|| In 1944, I was 18 and a corporal in the Home Army's First Regiment 'Baszta,' First Battalion K 'Karpaty,' Company K-1, My cryptonym was 'Mir,' a reference to the town where I grew up. For a year, I had been trained in the using of plastic explosives, a supply of which had been dropped by the British. In readiness for the Uprising, Company K1 had assembled in the village of Zagonciniec just south of Warsaw. It was to secure Warsaw's Mokotów district. My unit was given the task of attacking the race track in the southern outskirts of Mokotdw where a detachment of the SS was stationed. We did achieve an element of surprise. As the attack proceeded, I was ordered on a reconnaissance patrol towards the Okęcie airport to see how the attack was developing there. As we approached, we were met with a hail of bullets from the German positions: the attack had not succeeded. We returned to my unit's position at the racetrack, but the area was no longer in our hands. The Germans, having recovered from the initial surprise, had quickly established machine gun nests in the bleachers of the race track and the withering fire forced our unit to withdraw.
There was a brick wall around the racetrack and it offered some protection. I could see my companions beckoning to me to its safety. Before I could get to it, I was hit, a bullet passing through my leg. I fell, saw that I was bleeding but found I could still move my leg and somehow made it over the wall. I had been lucky. It was a flesh wound and though, where it exited, the bullet had ripped out a fair amount of flesh, it had only grazed my bone. I was taken to a first aid post and eventually to St. Elizabeth's Hospital. There had been many casualties in the first day of the Uprising. My own Company, which had numbered 360 men, had suffered heavy losses. Sixty had been killed, not to mention the wounded. As a consequence it retreated to the Chojnowski and Kabacki Woods. And so the hospital was full and it had expanded to a couple of adjacent villas. I, and others, had been bedded down on the floor of a room in one of thesevillas. Again, I was lucky, for about a week into the Uprising, German dive bombers bombed the hospital itself and many of those on the upper floors of the hospital were killed.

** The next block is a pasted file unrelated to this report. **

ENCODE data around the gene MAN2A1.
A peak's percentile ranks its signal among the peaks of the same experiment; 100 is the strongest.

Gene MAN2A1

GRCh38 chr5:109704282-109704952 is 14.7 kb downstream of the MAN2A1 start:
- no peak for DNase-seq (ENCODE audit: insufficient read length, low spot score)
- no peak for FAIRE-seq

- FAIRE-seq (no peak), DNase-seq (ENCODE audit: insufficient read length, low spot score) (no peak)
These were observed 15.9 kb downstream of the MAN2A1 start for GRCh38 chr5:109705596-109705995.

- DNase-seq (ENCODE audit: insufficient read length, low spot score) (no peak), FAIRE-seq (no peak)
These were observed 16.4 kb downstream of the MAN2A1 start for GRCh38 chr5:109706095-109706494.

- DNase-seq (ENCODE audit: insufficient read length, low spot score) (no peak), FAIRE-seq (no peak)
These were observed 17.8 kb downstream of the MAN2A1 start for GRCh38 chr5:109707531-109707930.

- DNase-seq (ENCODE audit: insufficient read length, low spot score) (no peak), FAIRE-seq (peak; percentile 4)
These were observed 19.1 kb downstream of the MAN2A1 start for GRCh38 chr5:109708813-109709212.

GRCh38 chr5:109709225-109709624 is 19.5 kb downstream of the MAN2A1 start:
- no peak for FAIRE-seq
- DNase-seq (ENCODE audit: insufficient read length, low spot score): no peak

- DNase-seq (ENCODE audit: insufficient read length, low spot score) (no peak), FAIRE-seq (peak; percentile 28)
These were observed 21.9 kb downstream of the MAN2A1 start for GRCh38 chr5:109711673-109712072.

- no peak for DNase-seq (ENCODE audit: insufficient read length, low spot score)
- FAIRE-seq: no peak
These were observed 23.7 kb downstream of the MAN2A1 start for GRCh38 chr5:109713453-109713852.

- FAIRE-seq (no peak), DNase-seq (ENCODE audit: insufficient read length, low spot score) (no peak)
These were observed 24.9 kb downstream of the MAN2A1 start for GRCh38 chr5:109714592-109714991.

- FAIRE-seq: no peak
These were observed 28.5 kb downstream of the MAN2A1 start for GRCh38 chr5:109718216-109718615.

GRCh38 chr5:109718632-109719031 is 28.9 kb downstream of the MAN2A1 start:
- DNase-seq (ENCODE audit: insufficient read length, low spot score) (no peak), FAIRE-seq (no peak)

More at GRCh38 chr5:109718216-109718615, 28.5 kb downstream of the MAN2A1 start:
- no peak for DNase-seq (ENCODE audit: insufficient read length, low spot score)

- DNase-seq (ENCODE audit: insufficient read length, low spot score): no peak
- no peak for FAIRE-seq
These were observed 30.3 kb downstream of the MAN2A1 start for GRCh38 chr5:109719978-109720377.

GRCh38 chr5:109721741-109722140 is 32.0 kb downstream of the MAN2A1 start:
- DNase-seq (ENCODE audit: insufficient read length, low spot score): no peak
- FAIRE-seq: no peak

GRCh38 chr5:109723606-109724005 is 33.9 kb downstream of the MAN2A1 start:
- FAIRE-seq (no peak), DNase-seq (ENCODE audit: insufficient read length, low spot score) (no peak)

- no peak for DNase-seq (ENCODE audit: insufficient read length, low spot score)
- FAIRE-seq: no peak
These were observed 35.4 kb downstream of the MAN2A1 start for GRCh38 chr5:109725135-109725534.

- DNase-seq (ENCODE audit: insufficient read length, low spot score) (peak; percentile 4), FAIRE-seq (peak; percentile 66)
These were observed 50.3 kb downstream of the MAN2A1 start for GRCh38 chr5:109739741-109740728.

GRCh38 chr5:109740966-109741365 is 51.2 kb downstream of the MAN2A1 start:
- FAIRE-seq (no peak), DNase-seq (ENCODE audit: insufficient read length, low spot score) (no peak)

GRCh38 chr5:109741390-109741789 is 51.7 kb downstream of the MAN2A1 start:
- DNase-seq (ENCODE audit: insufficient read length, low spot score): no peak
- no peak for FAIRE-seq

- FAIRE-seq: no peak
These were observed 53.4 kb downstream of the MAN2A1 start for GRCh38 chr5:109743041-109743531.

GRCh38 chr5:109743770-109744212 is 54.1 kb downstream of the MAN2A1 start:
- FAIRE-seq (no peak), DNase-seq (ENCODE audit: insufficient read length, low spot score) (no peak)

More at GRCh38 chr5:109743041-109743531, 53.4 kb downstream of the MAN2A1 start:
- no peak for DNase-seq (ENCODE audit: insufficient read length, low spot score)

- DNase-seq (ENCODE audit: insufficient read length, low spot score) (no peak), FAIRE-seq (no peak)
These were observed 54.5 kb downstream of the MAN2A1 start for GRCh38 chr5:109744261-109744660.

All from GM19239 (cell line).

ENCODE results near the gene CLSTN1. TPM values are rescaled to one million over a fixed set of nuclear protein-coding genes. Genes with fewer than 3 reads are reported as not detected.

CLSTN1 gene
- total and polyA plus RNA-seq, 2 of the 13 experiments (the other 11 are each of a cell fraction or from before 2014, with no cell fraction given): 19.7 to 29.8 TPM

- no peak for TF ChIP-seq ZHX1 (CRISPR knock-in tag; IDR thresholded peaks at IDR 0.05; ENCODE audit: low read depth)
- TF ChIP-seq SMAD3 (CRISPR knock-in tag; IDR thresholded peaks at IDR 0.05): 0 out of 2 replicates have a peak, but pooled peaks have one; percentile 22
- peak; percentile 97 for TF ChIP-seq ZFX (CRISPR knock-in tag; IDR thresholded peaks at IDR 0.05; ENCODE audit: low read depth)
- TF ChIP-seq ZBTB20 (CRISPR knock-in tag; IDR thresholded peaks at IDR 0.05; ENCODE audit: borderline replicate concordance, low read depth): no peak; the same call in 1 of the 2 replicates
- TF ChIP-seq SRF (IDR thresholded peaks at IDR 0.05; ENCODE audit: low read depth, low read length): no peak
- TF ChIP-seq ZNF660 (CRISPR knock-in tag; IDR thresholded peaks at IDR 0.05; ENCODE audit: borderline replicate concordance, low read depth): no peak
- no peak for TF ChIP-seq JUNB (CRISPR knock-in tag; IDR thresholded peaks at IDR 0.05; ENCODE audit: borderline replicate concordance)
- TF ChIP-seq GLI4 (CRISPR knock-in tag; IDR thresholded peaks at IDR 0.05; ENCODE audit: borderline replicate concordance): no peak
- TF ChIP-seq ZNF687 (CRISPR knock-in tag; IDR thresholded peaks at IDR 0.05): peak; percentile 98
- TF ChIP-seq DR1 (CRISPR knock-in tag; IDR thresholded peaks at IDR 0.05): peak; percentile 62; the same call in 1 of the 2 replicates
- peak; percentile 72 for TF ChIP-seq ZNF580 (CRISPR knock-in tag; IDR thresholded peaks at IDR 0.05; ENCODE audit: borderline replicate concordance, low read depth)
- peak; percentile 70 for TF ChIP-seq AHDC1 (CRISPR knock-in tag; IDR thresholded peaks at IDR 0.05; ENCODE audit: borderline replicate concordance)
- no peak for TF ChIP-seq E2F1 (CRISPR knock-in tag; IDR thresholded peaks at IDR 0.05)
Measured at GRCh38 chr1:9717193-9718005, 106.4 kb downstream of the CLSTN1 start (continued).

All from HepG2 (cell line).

About two weeks after I had been wounded, I learned that my company was back in Warsaw and I was feeling better, so I decided to leave the hospital and rejoin it. My buddies were happy to see me back and found an old rifle for me. The unit's doctor changed my dressings and I was given light duties until I recovered more fully.
Again in action